Why do so many American women refuse to date Asian-American men?
I have a lot of male Asian-American friends who say that many American women (Caucasian, African, Latin, and yes even Asian women) have a prejudice against Asian men. They also note the VERY few Asian male actors/models in film and print as proof of the racist climate against them. I’m starting to believe them. What’s the deal???
Dean Cortez answers:
Historically, Americans have thought of Asian men as feminine and emasculated since the mass immigration of Chinese men to the United States to build the transcontinental railroad in 1865. This is because those Chinese men were physically small averaging a height of 4’10″ (today the typical Beijing man averages 5’7″), sported long queues, sometimes wore long silk gowns, and did what was considered to be “women’s work” due to the lack of women in their communities. James Strobridge, the man in charge of hiring laborers, described the Chinese men as having “delicate hands, hairless faces and long braided hair.” In the press, Asian men were constantly compared to White women.
In today’s media, although Asian women are frequently portrayed as positive romantic partners for White men, Asian men are rarely positively paired with women of any race. In the past 30 years, there have been almost no Western or Hollywood films with romances involving an Asian man and a White woman, in sharp contrast to the hypersexual state of Asian American women in the media and the comparatively frequent portrayal of White man/Asian woman relationships. Often they are described as autistic or living in poverty despite their success. Joan Kee observes that “Asian American male sexuality has long entailed a discourse of nothingness.” Instead, according to Sheridan Prasso, Asian men in film have with little exception been portrayed as “small, sneaky, and threatening…spineless, emasculated wimps” with small penises, or “incompetents” who always lose when “faced with white man’s superior strength or firepower.” For example, in American films Kill Bill, Payback, and the James Bond movie The Man with the Golden Gun (1974), entire inept Asian male fighting forces are immobilized by a White man (or White woman in the case of Kill Bill).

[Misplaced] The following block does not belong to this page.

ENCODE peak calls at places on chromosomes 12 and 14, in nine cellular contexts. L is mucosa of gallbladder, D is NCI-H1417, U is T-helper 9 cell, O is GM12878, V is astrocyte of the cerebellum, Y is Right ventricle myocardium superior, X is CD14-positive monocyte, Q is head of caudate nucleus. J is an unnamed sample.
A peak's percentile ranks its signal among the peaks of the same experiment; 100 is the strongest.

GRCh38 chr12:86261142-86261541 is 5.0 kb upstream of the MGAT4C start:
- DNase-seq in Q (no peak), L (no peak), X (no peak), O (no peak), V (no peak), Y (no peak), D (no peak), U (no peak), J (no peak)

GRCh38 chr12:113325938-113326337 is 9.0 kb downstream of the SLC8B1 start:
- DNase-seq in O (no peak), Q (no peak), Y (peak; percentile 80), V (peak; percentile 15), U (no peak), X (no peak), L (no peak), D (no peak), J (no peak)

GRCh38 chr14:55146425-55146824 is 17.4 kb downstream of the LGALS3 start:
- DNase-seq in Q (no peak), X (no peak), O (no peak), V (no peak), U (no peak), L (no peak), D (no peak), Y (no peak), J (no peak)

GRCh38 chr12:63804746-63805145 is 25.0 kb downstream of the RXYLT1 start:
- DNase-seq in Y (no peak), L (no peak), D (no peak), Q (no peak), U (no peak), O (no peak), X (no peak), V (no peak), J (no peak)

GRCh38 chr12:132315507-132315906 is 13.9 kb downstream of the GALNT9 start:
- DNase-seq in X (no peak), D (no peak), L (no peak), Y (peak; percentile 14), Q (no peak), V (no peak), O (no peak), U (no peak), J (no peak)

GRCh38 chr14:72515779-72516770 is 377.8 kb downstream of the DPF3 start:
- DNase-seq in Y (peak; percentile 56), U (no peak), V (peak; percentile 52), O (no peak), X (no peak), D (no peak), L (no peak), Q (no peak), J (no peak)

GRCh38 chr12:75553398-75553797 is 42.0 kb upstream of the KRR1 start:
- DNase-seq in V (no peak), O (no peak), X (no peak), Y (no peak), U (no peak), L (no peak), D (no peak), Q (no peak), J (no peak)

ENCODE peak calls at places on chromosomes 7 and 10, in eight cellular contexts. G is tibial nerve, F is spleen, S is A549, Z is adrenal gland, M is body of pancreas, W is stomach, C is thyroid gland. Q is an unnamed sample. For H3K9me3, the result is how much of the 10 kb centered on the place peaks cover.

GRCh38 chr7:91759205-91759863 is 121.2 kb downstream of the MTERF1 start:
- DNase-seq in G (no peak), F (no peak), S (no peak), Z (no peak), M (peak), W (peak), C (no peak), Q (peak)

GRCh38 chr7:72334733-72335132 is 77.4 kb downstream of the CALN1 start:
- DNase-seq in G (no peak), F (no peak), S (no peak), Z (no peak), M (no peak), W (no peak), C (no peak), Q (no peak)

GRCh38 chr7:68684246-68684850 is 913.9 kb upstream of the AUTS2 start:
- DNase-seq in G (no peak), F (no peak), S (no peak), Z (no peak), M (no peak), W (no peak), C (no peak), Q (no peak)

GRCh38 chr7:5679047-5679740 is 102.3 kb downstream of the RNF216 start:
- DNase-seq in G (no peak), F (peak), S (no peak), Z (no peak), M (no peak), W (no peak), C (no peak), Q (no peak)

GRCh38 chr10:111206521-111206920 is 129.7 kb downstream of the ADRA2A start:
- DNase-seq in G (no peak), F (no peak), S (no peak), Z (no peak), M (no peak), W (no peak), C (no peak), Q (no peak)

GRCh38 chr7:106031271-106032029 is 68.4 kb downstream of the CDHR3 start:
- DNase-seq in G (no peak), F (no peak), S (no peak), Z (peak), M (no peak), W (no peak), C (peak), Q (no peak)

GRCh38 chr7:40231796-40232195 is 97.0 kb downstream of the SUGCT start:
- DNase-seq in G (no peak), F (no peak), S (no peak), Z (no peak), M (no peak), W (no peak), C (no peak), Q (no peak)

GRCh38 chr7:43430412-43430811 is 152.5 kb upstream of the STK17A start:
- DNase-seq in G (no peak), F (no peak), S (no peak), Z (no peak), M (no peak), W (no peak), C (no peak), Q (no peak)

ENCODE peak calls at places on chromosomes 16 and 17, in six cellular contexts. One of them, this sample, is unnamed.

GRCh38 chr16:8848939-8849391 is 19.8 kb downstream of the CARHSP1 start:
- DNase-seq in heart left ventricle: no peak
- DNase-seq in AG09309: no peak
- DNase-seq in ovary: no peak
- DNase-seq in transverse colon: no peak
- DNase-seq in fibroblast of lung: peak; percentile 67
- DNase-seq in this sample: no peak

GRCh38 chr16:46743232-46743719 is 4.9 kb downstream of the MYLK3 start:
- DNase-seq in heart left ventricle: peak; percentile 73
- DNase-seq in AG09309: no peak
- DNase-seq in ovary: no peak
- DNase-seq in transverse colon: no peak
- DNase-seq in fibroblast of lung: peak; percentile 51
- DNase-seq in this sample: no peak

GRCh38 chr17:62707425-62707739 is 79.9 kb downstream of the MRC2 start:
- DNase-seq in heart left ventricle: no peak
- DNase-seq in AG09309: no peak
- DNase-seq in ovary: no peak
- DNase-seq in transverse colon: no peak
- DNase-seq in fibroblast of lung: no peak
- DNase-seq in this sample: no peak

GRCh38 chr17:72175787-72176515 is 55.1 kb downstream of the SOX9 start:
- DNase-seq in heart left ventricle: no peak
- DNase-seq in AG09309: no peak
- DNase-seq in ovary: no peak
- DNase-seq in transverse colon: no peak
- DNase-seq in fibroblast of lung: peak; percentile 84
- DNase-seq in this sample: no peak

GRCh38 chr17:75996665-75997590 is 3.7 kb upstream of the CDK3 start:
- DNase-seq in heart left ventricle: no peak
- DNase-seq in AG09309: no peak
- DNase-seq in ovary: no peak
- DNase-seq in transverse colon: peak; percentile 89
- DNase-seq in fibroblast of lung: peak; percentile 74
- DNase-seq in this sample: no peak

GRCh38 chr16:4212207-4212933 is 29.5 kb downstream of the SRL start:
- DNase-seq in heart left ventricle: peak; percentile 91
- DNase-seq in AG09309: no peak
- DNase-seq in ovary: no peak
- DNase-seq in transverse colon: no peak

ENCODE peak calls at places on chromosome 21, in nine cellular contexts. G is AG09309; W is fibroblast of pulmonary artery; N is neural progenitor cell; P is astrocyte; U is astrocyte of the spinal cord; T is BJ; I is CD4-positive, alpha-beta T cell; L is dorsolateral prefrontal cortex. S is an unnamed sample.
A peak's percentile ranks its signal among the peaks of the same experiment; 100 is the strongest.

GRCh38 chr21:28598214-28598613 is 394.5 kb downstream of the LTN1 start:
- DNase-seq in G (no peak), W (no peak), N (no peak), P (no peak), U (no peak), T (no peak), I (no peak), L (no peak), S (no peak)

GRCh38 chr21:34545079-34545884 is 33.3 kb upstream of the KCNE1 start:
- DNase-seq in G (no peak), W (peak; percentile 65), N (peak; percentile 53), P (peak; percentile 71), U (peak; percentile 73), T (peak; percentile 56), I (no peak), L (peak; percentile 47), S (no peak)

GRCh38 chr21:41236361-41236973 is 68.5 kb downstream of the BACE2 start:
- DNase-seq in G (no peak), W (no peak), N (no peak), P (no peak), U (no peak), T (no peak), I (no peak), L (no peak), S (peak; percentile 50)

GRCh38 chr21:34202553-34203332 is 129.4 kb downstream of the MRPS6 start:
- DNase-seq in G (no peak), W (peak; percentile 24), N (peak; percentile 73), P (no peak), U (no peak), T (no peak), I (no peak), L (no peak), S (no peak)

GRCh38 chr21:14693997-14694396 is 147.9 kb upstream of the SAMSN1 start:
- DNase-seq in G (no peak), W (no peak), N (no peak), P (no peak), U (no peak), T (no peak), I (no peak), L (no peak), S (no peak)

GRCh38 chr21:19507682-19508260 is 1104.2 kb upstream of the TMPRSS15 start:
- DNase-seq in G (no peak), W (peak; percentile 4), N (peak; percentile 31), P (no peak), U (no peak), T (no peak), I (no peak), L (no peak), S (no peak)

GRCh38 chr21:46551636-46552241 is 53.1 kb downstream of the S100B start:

The recurring image of the Asian male as a “sexually impotent voyeur or pervert” has pervaded television and film throughout American history. Examples include Mickey Rooney in “yellowface” as the bucktoothed Japanese landlord who sneaks peeps at Audrey Hepburn in the 1961 film Breakfast at Tiffany’s, or the pathetically asexual nerd Long Duk Dong from John Hughes’s 1984 adolescent classic Sixteen Candles whose every entrance is accompanied by the clash of a gong. The stereotypes of emasculated sissy Asian men in the media have also translated to real life in the light way that Asian male leaders such as Ho Chi Minh, Kim Jong Il, and Mao Zedong are described and portrayed.
In American film, Asian men usually don’t get the girl because they are either portrayed as being “Zen-like” and not having romantic feelings, or because they are easily defeated by superior White protagonists and are too emasculated to provide serious competition for the girl. For example, in Rush Hour 2 (2001) starring Jackie Chan and Chris Tucker, the following dialogue about a White woman takes place:
Tucker: She picked me because I’m tall, dark and handsome, and you’re Third World ugly.
Chan: Women like me. They think I’m cute, like Snoopy.
Tucker: Snoopy is six inches taller than you.